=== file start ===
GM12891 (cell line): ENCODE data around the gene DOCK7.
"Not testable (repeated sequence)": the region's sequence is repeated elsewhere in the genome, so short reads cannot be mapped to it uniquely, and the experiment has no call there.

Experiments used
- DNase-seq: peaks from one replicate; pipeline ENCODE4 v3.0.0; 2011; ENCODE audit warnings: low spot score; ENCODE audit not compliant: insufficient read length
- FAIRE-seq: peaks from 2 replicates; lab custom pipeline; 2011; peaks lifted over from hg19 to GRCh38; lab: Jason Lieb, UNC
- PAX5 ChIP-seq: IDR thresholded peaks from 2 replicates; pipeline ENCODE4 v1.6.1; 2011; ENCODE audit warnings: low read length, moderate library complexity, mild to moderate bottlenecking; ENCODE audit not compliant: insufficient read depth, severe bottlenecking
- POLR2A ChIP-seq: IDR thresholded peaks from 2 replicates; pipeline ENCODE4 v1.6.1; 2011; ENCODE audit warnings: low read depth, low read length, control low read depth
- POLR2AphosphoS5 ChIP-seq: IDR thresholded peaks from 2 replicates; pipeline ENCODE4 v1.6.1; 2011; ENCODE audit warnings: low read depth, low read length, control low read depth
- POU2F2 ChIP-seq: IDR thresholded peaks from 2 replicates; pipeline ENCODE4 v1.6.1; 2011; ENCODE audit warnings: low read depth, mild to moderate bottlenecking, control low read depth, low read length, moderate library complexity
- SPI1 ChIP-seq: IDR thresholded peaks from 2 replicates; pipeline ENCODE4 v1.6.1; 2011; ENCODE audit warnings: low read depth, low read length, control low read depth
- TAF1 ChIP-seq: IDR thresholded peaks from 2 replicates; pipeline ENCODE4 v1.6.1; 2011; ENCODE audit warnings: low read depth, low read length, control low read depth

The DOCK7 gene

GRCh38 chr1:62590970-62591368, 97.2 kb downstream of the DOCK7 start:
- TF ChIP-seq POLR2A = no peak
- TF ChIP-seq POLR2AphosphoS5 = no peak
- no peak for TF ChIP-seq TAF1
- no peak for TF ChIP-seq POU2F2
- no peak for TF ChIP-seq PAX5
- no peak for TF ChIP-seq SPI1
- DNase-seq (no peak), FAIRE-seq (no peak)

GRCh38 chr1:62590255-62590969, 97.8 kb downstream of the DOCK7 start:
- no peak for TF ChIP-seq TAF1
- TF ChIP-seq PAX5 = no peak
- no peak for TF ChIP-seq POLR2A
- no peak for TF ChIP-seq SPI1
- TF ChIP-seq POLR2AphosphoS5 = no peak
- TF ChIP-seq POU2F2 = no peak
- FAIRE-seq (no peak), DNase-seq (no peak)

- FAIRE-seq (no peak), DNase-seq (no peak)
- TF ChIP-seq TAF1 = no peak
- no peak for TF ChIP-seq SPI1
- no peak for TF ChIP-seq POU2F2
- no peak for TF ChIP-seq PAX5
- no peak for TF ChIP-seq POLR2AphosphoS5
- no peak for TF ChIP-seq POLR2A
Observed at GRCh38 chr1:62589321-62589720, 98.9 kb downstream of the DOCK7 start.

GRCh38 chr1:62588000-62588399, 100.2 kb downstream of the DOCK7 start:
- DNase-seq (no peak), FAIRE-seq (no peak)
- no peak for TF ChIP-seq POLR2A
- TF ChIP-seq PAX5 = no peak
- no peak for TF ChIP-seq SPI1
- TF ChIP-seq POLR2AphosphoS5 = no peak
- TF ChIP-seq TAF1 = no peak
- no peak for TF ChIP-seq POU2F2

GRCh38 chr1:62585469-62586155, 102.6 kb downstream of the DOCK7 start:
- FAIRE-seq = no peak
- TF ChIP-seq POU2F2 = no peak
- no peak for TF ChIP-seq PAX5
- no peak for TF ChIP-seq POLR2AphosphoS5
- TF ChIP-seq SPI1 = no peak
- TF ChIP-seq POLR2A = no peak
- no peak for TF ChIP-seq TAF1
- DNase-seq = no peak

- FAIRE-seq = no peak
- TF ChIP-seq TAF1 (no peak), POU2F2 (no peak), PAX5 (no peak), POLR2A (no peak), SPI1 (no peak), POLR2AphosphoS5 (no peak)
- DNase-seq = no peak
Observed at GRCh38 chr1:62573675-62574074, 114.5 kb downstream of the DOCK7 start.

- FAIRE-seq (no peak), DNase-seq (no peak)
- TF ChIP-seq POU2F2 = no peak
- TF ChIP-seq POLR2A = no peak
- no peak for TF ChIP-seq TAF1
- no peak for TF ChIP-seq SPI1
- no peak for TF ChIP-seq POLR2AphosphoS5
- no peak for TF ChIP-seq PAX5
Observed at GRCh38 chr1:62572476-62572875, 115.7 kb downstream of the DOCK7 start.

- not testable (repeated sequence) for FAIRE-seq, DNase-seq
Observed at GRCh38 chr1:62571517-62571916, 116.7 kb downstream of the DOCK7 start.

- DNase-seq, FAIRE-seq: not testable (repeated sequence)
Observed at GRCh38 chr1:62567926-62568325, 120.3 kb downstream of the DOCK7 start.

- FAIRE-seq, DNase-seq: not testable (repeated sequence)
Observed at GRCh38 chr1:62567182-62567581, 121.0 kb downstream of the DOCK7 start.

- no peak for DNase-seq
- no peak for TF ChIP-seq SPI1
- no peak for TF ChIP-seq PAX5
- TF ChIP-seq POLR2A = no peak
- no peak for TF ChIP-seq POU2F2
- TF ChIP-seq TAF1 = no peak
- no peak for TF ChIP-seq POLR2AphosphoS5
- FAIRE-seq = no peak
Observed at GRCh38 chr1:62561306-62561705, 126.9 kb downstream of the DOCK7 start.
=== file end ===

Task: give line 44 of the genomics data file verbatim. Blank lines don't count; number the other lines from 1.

- no peak for TF ChIP-seq POU2F2